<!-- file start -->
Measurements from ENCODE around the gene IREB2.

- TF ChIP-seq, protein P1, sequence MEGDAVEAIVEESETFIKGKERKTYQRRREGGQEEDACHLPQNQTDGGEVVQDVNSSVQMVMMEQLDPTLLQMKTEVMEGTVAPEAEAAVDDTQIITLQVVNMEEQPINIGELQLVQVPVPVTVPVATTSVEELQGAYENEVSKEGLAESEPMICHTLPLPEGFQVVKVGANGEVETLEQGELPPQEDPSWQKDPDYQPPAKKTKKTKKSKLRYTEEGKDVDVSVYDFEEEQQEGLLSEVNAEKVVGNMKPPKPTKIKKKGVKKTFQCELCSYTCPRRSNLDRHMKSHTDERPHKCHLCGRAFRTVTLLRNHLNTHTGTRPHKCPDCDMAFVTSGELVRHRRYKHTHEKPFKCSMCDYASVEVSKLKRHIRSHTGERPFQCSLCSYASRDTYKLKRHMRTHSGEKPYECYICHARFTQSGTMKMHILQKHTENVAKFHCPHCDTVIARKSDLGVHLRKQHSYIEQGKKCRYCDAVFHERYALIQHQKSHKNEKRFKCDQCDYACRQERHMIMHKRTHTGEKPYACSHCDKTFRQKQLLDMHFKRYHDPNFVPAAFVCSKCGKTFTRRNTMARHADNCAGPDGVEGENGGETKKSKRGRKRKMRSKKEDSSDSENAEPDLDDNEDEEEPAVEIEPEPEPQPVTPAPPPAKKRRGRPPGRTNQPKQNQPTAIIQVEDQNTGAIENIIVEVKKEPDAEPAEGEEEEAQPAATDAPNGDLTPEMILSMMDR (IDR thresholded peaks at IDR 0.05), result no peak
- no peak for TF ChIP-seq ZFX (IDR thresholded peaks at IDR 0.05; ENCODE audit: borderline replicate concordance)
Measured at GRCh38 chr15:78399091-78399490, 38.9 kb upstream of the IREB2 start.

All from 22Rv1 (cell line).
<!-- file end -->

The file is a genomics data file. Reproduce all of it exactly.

Measurements from ENCODE around the gene IREB2.

- TF ChIP-seq, protein P1, sequence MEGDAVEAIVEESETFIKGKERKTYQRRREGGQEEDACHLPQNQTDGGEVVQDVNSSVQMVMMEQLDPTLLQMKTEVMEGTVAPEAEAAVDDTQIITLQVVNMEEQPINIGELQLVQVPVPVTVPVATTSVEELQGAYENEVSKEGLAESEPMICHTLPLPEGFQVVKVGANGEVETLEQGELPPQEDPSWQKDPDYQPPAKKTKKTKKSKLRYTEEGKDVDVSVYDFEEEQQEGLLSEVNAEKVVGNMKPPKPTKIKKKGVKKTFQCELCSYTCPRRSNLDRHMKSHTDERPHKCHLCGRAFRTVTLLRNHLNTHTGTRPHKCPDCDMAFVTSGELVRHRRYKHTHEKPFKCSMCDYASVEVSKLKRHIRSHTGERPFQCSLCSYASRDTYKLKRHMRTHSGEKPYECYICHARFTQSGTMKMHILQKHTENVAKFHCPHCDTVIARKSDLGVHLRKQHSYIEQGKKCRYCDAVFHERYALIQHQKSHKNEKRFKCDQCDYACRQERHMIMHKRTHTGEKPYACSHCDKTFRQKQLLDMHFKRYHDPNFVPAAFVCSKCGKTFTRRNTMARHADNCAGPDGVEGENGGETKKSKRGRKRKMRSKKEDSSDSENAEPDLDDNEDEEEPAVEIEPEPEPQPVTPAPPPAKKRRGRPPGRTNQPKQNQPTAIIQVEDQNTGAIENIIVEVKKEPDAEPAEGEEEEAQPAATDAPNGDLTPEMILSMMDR (IDR thresholded peaks at IDR 0.05), result no peak
- no peak for TF ChIP-seq ZFX (IDR thresholded peaks at IDR 0.05; ENCODE audit: borderline replicate concordance)
Measured at GRCh38 chr15:78399091-78399490, 38.9 kb upstream of the IREB2 start.

All from 22Rv1 (cell line).